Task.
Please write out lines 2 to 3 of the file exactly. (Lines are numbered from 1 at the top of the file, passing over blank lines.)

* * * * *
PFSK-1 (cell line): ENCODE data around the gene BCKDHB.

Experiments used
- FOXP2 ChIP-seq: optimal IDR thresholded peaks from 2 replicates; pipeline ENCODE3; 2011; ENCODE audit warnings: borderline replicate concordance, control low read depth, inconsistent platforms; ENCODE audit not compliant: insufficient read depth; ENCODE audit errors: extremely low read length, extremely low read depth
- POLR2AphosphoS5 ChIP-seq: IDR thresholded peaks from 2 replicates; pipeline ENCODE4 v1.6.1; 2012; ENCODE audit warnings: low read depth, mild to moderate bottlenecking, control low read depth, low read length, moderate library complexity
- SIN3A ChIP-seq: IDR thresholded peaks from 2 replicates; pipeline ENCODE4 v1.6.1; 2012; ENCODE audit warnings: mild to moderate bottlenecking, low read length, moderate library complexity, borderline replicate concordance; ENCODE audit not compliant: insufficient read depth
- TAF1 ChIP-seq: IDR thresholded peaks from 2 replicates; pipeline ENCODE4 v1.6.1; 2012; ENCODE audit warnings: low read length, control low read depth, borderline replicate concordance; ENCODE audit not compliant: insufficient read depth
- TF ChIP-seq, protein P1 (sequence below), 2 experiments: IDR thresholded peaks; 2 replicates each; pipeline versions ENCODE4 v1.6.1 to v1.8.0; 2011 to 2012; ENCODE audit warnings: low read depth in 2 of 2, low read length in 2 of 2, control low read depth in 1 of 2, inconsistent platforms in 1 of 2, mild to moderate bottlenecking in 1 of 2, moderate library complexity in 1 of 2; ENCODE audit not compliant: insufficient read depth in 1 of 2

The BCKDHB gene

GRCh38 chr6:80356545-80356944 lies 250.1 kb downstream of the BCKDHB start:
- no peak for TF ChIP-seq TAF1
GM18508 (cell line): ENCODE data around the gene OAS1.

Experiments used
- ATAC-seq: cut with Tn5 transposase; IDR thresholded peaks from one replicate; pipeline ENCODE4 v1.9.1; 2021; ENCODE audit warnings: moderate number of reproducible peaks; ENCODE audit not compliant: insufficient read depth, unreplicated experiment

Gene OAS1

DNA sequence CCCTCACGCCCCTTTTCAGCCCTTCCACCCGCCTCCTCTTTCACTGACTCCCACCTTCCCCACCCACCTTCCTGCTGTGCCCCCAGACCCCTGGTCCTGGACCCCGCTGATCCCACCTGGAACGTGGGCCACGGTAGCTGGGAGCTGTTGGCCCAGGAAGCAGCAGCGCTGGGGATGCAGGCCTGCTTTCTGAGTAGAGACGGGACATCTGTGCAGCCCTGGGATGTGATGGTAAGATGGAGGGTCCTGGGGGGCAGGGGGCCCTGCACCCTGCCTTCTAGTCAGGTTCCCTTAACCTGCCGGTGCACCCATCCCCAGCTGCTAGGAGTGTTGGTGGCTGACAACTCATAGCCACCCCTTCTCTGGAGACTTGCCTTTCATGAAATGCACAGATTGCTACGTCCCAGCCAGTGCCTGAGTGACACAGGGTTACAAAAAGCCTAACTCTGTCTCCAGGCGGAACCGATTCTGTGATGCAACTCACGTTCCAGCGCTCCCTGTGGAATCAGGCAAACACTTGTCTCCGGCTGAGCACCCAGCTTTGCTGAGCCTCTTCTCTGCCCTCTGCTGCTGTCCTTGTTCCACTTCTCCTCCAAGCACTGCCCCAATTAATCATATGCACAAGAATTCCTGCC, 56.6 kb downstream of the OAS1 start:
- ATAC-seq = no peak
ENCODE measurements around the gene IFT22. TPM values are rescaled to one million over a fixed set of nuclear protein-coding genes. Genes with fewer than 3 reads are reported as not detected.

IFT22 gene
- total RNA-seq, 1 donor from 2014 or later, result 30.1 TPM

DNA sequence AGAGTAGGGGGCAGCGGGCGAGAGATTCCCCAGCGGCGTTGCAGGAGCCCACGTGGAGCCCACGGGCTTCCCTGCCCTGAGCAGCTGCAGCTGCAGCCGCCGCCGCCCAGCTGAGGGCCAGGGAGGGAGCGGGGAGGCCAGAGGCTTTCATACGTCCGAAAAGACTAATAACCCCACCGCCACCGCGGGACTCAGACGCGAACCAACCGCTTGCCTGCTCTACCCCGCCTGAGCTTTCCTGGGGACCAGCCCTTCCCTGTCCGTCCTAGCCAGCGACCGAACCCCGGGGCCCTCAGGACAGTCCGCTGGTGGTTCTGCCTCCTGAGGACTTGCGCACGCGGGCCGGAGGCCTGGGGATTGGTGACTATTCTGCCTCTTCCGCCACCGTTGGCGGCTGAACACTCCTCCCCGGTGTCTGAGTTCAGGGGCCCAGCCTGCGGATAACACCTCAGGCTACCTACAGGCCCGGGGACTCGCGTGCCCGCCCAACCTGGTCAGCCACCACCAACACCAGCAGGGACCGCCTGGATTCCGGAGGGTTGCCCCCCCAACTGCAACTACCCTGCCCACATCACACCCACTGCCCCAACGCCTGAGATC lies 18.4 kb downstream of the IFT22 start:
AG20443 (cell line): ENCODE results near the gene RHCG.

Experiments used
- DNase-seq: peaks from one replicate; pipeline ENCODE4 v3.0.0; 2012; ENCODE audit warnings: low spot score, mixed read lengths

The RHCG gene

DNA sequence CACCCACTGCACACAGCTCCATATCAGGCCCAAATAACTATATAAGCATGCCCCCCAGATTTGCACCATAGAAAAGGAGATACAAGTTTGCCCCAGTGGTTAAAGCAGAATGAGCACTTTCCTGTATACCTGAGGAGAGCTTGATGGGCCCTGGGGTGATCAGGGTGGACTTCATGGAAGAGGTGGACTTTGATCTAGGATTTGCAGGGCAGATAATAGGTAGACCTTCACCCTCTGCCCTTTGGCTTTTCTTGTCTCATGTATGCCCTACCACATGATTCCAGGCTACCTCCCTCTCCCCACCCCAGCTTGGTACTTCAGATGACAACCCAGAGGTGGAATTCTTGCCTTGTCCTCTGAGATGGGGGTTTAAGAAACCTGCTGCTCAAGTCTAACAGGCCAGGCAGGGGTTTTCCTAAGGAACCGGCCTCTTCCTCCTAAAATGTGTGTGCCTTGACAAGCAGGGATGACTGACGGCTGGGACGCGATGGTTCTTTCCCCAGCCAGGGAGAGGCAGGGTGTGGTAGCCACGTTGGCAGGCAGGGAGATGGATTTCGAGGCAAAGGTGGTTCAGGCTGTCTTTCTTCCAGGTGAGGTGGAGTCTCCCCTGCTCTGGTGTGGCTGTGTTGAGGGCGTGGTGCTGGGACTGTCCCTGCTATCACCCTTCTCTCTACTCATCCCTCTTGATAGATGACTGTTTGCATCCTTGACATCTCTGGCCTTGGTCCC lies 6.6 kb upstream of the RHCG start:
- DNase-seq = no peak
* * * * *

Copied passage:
Experiments used
- FOXP2 ChIP-seq: optimal IDR thresholded peaks from 2 replicates; pipeline ENCODE3; 2011; ENCODE audit warnings: borderline replicate concordance, control low read depth, inconsistent platforms; ENCODE audit not compliant: insufficient read depth; ENCODE audit errors: extremely low read length, extremely low read depth